Thoughts on the 4th of July – It seems to me that the Declaration of Independence is one of the most spectacular moments in human history. A group of mostly libertarian-minded influential men decided to inform the divinely inspired King George III, who was the leader of the then superpower of the world, that they were no longer subject to his jurisdiction. They declared their independence in a most public way knowing that they had slim chances of defending themselves against the King and that hanging for treason would be the certain outcome of an unsuccessful effort. Good thing the French helped! Unlike the mostly spineless or totally foolish politicians of today, the concepts of freedom, self-ownership, and self-determination were foremost in their minds.
How embarrassing it is for most Americans today blindly celebrating the Declaration of Independence while also joyfully supporting a huge police state that far surpasses any crimes engaged in by King George III. It’s hard to imagine what people like Thomas Jefferson, Sam Adams, and Thomas Paine would think of our police state today and the so-called “Americans” who support it.
That neither the Democrats nor the Republicans even advocate for freedom today would certainly depress those who pledged their lives to live in a society where they were free to both define and pursue their happiness. Imagine what the Sons of Liberty, who proudly threw the king’s tea into the harbor over an outrageous 2% tax, would think of the current debate over our massive government-sponsored healthcare system, or our giant welfare state, or our fiat currency or the drug war, or our foreign policy entanglements, or our incredible debt, or that police can stop and hassle anyone anytime for virtually any reason. Shame on us for allowing this to happen! We have not been good guardians of the freedoms fought for by many of our founding fathers.
I celebrate the 4th of July because I take pride in the notion that we libertarians, and only us libertarians, engage in the critically important task of keeping the philosophy of freedom and self-ownership alive and viable. It’s the least we can do as Americans. When you celebrate today, please at least think about what you can do to help promote a free society. It’s the least you can do….. Join the movement!
Thoughts on the 4th of July
The Story of the Fourth of July
The Declaration of Independence
We celebrate American Independence Day on the Fourth of July every year. We think of July 4, 1776, as a day that represents the Declaration of Independence and the birth of the United States of America as an independent nation.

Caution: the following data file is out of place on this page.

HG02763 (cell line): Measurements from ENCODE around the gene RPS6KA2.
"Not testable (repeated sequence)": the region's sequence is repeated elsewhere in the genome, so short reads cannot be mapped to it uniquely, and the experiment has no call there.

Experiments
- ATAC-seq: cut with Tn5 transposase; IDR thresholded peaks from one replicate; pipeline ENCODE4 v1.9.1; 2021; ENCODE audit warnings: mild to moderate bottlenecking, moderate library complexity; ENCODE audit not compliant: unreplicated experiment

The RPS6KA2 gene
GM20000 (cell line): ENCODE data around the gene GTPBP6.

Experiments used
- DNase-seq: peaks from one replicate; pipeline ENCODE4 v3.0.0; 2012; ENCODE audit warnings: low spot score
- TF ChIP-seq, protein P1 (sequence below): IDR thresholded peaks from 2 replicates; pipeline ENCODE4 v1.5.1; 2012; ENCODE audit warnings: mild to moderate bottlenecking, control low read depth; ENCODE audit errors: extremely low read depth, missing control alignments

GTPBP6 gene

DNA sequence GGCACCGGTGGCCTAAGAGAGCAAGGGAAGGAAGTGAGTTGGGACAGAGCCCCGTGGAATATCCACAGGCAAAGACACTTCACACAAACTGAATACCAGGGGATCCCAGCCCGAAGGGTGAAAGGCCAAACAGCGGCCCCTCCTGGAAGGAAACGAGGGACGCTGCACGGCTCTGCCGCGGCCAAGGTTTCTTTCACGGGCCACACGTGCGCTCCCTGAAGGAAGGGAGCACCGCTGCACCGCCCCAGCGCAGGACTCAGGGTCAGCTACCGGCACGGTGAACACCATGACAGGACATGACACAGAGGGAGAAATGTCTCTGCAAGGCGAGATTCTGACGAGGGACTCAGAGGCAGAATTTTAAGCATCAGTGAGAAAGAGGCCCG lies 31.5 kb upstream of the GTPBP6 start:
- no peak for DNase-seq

But July 4, 1776, wasn’t the day that the Continental Congress decided to declare independence (they did that on July 2, 1776).
It wasn’t the day we started the American Revolution either (that had happened back in April 1775).
And it wasn’t the day Thomas Jefferson wrote the first draft of the Declaration of Independence (that was in June 1776). Or the date on which the Declaration was delivered to Great Britain (that didn’t happen until November 1776). Or the date it was signed (that was August 2, 1776).
So what did happen on July 4, 1776?
The Continental Congress approved the final wording of the Declaration of Independence on July 4, 1776. They’d been working on it for a couple of days after the draft was submitted on July 2nd and finally agreed on all of the edits and changes.
July 4, 1776, became the date that was included in the Declaration of Independence, and the fancy handwritten copy that was signed in August (the copy now displayed at the National Archives in Washington, D.C.) It’s also the date that was printed on the Dunlap Broadsides, the original printed copies of the Declaration that were circulated throughout the new nation.
So when people thought of the Declaration of Independence, July 4, 1776, was the date they remembered.
In contrast, we celebrate Constitution Day on September 17th of each year, the anniversary of the date the Constitution was signed, not the anniversary of the date it was approved. If we’d followed this same approach for the Declaration of Independence we’d be celebrating Independence Day on August 2nd of each year, the day the Declaration of Independence was signed!
How did the Fourth of July become a national holiday?
For the first 15 or 20 years after the Declaration was written, people didn’t celebrate it much on any date. It was too new and too much else was happening in the young nation. By the 1790s, a time of bitter partisan conflicts, the Declaration had become controversial. One party, the Democratic-Republicans, admired Jefferson and the Declaration. But the other party, the Federalists, thought the Declaration was too French and too anti-British, which went against their current policies.
By 1817, John Adams complained in a letter that America seemed uninterested in its past. But that would soon change.
After the War of 1812, the Federalist party began to come apart and the new parties of the 1820s and 1830s all considered themselves inheritors of Jefferson and the Democratic-Republicans. Printed copies of the Declaration began to circulate again, all with the date July 4, 1776, listed at the top. The deaths of Thomas Jefferson and John Adams on July 4, 1826, may even have helped to promote the idea of July 4 as an important date to be celebrated.
Celebrations of the Fourth of July became more common as the years went on and in 1870, almost a hundred years after the Declaration was written; Congress first declared July 4 to be a national holiday as part of a bill to officially recognize several holidays, including Christmas. Further legislation about national holidays, including July 4, was passed in 1939 and 1941.
Thoughts on the 4th of July